I often tell couples that there are two ways to listen to each other—either like a lawyer or like a counselor. A lawyer listens only enough to object, to jump in and make his or her case. He or she isn’t necessarily listening to understand, rather he or she is listening to respond.
On the other hand, a counselor listens to understand first, to get a full sense of the situation and surroundings, then respond. One way of looking at this, the lawyer-approach cares about power; the counselor-approach cares about truth.
The Pharisees and Sadducees listen to Jesus like lawyers (some of them were!) not at all like counselors.
In Matthew 22, we see each group take its turn at trying to trip Jesus up. The Pharisees try to trap Jesus into going against the Roman government (v. 17)—“Is it lawful to pay taxes to Caesar, or not?” They kept hearing Jesus speak of the Kingdom of God and they didn’t ask questions to understand it, they asked questions to “entangle him in his words” (v. 15). If they had asked Him about the Kingdom, Jesus would have explained that it is not of this world, that He Himself is the way to it, and that all who trust Him are welcome. Like the invited guests in the first part of Matthew 22, the Pharisees preferred their own power to the celebration of the Kingdom.
The Sadducees tried a different route. They had heard Jesus speaking of resurrection and didn’t ask what He meant; no, they thought they understood and could trap or confuse Him. So they tell a long story about seven brothers. Knowing the custom that if one brother dies, another brother is to marry the widow and raise up children for the late brother, they thought they could corner Jesus. What if each of the seven brothers ends up marrying this same widow since they all pass, whose wife will she be in the resurrection (v. 28)? Jesus didn’t flinch: “You are wrong, because you know neither the Scriptures nor the power of God (v. 29).” When you listen to respond, when all you are thinking about is power, you almost always miss the heart of the issue.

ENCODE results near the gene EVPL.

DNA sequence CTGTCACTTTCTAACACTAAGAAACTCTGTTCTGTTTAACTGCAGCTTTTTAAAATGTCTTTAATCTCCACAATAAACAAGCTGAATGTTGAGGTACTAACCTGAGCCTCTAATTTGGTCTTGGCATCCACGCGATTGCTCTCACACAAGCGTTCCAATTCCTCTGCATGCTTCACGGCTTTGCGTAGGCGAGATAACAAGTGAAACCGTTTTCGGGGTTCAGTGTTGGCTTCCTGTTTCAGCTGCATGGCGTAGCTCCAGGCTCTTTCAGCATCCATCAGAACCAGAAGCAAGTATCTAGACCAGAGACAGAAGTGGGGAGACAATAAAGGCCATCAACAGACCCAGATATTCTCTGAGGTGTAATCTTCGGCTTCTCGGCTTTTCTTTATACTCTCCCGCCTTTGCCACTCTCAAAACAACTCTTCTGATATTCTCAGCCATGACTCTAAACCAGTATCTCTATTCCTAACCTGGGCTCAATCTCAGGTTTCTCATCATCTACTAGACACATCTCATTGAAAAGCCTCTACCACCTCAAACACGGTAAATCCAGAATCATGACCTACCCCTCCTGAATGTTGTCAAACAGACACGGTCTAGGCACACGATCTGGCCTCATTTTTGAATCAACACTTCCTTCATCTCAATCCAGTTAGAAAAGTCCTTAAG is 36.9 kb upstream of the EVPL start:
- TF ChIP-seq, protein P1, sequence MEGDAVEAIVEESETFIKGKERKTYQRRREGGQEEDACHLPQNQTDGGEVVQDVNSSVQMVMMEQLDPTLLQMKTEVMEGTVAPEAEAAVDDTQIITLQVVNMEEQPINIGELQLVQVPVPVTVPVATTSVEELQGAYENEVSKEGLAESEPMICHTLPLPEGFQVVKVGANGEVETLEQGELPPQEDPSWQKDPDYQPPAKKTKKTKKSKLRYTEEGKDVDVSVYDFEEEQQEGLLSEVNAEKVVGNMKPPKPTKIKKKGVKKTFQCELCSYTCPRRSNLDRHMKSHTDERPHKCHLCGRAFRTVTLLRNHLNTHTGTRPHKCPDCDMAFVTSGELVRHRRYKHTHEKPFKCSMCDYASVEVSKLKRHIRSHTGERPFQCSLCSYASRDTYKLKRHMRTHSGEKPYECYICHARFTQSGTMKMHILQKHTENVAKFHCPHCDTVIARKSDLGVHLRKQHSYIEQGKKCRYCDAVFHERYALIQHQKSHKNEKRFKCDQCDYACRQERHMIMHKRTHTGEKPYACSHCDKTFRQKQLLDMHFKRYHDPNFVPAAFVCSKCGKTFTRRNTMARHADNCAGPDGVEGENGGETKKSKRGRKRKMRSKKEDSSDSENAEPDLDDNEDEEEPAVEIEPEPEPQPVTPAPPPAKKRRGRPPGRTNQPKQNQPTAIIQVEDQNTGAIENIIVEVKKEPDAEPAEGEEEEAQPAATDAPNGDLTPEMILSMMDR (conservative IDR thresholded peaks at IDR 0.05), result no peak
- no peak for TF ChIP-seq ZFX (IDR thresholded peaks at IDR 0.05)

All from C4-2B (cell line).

In fact, the Pharisees and Sadducees missed out on Christ because they were after power not truth. John 3:19 says this: “And this is the judgment: the light has come into the world, and people loved the darkness rather than the light because their works were evil.” Romans 1 tells us that people know the truth about God they just suppress it. We prefer our own ways and our own kingdoms, but for the grace of God.
As I read this chapter, the thought that kept going through my mind was this: how do I read Scripture? Do I read and listen to understand? Or do I read and listen just enough to make it fit what I want it to say? It is interesting, the Rich Young Ruler from earlier in Matthew didn’t dispute what Jesus said, he just didn’t like it. Sometimes I think we read that way too—if we don’t like it, we often ignore it. Instead, if we read to understand, to hear the heart of God, we will be amazed like the crowds who watched as Jesus answered with wisdom and powerful truth, and we will bow in humble obedience.
May we see Jesus for who He is and receive His Word through the Spirit, desiring to know truth and follow His ways.